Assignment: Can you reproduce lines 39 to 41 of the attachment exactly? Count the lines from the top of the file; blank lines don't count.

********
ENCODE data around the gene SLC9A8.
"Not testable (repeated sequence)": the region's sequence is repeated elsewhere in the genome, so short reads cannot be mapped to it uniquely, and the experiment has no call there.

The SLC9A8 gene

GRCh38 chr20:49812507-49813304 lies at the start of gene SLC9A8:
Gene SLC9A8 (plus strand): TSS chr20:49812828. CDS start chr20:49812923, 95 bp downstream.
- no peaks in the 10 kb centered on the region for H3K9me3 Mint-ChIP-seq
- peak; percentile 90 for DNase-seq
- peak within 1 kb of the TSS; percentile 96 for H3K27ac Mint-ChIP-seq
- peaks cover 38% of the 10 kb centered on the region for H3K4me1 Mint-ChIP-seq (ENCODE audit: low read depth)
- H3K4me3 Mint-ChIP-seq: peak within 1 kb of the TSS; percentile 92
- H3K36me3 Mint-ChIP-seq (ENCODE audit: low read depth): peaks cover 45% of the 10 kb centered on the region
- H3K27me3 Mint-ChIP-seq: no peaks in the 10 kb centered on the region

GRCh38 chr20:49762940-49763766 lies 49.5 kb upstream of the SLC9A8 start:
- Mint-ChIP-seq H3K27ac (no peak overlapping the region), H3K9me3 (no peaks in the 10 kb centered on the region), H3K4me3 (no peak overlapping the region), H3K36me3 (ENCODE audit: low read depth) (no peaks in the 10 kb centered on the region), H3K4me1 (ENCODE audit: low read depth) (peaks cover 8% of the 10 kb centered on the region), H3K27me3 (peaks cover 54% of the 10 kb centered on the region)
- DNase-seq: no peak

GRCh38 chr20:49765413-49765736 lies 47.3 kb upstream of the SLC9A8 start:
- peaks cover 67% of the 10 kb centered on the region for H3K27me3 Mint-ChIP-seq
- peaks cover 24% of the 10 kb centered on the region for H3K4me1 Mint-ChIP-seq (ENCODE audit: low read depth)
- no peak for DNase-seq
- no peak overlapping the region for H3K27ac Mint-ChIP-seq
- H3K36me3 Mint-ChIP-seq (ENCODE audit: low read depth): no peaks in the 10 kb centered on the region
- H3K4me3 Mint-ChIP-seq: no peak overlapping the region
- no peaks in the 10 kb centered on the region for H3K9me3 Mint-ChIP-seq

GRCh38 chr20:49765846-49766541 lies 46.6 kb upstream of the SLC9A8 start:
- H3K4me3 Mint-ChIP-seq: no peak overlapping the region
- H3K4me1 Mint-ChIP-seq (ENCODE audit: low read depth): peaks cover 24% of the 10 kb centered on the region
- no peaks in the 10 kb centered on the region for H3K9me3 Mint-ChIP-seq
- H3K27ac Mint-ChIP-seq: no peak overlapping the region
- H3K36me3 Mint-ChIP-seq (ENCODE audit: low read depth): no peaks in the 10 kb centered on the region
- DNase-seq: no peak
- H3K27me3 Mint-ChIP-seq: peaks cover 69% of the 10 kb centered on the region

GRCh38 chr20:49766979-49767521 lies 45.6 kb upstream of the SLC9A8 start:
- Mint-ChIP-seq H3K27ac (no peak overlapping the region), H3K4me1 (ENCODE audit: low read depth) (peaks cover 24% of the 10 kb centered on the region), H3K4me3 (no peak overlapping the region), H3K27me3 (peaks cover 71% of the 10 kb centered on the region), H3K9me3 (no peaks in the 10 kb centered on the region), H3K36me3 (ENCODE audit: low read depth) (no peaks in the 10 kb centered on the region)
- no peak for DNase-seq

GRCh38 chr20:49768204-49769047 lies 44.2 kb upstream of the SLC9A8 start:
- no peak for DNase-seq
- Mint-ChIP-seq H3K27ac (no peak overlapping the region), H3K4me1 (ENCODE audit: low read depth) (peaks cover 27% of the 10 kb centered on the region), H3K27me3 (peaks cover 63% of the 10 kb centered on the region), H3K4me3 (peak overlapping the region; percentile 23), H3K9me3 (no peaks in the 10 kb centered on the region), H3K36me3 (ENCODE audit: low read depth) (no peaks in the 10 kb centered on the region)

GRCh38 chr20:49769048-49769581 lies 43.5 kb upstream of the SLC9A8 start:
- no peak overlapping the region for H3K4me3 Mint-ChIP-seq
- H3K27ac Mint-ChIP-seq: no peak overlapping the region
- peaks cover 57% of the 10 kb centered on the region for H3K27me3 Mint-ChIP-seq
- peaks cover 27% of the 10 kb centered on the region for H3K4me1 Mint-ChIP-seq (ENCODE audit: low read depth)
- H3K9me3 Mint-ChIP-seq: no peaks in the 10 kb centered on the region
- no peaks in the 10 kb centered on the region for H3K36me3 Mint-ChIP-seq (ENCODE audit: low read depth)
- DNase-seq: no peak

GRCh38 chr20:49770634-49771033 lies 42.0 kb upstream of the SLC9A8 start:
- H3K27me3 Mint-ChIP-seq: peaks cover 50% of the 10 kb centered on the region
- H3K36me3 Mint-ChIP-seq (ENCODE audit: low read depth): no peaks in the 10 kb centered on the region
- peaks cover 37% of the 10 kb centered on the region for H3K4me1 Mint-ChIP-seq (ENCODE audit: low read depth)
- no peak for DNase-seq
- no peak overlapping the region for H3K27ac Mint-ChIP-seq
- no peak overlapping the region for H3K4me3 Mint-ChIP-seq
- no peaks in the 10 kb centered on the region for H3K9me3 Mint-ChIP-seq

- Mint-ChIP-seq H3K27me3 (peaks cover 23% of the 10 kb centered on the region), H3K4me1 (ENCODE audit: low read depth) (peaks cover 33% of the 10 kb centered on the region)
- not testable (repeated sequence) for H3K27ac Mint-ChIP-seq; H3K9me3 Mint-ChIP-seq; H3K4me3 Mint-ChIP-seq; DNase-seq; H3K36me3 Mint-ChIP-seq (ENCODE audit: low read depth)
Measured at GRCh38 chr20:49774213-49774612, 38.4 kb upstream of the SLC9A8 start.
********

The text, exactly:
- no peak overlapping the region for H3K4me3 Mint-ChIP-seq
- H3K27ac Mint-ChIP-seq: no peak overlapping the region
- peaks cover 57% of the 10 kb centered on the region for H3K27me3 Mint-ChIP-seq